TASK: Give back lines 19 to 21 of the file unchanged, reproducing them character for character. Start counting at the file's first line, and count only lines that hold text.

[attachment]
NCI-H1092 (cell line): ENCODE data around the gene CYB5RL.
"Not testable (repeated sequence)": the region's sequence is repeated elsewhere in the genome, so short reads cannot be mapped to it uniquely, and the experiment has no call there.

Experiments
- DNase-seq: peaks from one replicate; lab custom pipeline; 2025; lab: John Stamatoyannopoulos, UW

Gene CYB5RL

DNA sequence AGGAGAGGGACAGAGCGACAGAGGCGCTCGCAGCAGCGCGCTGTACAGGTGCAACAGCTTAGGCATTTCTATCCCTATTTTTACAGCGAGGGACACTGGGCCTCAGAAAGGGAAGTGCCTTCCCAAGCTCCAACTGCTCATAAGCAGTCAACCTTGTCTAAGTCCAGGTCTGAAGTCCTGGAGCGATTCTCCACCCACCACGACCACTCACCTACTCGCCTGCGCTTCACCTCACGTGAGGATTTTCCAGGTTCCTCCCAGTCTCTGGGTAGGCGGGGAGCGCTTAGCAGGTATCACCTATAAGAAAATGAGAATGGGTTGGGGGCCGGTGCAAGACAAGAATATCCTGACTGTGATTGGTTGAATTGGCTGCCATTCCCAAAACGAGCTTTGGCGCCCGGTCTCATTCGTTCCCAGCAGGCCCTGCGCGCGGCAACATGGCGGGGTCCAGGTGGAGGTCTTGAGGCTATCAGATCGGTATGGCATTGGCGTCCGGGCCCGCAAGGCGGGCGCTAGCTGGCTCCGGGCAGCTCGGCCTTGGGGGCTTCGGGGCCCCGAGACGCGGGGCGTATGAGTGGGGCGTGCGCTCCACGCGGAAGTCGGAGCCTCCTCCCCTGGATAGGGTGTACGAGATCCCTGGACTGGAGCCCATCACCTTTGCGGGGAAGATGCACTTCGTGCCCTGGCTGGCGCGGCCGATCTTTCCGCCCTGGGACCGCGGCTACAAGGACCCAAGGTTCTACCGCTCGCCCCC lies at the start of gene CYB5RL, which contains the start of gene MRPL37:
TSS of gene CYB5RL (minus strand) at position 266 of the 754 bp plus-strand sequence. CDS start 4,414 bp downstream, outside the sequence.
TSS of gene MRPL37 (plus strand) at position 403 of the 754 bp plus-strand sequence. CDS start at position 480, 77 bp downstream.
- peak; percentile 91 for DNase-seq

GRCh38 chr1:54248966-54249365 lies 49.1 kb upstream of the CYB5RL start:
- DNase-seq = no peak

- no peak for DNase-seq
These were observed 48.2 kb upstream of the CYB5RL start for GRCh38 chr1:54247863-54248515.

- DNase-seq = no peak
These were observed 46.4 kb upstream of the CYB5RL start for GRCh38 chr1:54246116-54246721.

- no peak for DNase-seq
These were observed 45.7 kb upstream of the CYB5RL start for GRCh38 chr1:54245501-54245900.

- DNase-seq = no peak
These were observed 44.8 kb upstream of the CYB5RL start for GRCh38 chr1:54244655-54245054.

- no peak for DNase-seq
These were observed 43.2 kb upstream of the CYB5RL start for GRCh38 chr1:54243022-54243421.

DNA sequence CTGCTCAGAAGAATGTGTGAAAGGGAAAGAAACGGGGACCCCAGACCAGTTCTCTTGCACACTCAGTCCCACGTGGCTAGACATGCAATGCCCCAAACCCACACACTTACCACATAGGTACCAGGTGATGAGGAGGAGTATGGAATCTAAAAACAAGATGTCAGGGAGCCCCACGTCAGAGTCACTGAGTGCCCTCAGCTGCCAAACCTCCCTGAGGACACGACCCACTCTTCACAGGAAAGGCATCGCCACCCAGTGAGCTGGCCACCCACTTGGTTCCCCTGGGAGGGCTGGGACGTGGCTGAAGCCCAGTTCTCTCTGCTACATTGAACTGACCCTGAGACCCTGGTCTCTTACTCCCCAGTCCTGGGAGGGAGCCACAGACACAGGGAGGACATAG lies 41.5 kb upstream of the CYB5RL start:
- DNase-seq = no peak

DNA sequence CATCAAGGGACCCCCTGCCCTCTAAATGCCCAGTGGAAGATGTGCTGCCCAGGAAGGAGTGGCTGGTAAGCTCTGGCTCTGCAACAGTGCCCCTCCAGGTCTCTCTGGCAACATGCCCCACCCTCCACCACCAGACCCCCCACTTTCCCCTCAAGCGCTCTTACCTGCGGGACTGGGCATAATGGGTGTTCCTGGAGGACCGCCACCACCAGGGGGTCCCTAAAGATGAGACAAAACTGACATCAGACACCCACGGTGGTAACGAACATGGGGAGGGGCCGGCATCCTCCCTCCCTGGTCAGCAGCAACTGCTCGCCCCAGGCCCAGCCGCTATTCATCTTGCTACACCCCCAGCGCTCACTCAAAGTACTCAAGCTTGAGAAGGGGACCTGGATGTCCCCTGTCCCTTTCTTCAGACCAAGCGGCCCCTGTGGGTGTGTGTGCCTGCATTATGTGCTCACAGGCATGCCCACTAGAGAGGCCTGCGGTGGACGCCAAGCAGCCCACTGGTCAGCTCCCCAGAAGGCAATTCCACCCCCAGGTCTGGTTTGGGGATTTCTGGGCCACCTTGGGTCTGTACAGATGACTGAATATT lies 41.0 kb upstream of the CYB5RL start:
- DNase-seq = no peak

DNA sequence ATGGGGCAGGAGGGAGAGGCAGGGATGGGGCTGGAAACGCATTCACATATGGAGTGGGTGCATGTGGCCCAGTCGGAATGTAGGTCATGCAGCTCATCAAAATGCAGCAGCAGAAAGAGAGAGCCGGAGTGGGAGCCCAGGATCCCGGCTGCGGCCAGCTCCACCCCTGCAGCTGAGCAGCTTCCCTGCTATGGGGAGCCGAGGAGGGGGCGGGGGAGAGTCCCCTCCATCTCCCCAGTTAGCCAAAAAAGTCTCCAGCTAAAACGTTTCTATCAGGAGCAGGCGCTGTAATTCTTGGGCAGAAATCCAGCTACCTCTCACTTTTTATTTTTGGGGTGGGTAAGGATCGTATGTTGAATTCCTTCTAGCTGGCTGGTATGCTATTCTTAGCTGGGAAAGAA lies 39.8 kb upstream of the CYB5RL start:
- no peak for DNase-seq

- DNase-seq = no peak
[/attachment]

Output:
These were observed 44.8 kb upstream of the CYB5RL start for GRCh38 chr1:54244655-54245054.

- no peak for DNase-seq
These were observed 43.2 kb upstream of the CYB5RL start for GRCh38 chr1:54243022-54243421.